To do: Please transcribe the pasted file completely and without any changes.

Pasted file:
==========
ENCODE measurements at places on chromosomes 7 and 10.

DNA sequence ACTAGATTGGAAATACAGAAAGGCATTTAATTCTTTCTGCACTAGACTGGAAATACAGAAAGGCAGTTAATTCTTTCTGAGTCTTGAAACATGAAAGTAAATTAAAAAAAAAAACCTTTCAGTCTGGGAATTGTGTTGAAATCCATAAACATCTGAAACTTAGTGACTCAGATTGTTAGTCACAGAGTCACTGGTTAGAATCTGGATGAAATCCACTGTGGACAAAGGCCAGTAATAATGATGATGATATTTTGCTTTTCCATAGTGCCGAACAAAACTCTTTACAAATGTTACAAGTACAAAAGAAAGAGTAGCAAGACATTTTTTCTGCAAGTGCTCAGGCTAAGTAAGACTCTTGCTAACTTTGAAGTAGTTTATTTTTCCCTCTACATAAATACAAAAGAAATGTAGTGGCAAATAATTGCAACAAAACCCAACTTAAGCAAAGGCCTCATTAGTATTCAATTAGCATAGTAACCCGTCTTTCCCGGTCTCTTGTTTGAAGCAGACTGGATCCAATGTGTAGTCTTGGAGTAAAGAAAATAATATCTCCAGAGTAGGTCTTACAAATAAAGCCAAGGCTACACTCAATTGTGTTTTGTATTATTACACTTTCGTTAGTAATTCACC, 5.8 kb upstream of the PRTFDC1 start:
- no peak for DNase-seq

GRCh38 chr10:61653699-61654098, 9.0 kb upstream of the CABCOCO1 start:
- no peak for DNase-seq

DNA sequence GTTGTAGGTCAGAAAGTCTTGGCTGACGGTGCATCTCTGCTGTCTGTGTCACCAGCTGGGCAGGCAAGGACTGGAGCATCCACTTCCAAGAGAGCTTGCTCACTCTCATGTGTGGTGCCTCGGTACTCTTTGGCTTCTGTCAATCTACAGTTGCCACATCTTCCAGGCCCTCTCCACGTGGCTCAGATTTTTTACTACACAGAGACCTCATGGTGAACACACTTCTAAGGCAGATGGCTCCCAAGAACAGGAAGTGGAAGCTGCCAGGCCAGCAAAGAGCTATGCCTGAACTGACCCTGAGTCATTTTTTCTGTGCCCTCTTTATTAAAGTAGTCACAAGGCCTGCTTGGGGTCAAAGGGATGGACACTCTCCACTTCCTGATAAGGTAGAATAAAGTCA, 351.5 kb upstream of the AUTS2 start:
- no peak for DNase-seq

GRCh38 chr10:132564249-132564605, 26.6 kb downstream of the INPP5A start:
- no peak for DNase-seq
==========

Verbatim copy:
ENCODE measurements at places on chromosomes 7 and 10.

DNA sequence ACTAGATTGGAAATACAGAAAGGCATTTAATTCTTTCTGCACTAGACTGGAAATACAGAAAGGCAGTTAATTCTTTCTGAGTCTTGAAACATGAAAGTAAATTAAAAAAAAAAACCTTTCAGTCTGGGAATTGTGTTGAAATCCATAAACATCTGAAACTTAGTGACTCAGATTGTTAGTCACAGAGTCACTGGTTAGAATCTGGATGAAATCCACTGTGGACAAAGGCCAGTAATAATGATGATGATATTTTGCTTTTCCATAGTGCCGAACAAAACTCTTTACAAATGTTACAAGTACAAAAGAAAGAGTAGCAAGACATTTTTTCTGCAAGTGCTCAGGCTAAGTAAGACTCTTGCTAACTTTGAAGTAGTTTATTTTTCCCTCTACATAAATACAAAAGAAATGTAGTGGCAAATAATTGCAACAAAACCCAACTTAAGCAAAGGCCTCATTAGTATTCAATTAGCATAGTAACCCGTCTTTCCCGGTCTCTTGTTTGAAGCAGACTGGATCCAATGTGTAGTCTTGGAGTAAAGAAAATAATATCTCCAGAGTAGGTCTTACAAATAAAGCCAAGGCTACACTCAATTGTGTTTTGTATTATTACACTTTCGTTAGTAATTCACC, 5.8 kb upstream of the PRTFDC1 start:
- no peak for DNase-seq

GRCh38 chr10:61653699-61654098, 9.0 kb upstream of the CABCOCO1 start:
- no peak for DNase-seq

DNA sequence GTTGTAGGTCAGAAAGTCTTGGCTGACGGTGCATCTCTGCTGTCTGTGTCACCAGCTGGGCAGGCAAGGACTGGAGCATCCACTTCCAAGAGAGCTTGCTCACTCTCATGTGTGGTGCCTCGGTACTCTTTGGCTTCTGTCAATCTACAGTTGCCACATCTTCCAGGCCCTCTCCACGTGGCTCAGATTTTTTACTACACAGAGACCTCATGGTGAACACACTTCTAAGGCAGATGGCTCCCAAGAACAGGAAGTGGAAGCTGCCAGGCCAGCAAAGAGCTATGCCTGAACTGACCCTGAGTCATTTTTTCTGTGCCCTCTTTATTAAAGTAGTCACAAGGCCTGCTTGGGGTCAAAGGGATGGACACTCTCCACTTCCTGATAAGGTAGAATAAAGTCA, 351.5 kb upstream of the AUTS2 start:
- no peak for DNase-seq

GRCh38 chr10:132564249-132564605, 26.6 kb downstream of the INPP5A start:
- no peak for DNase-seq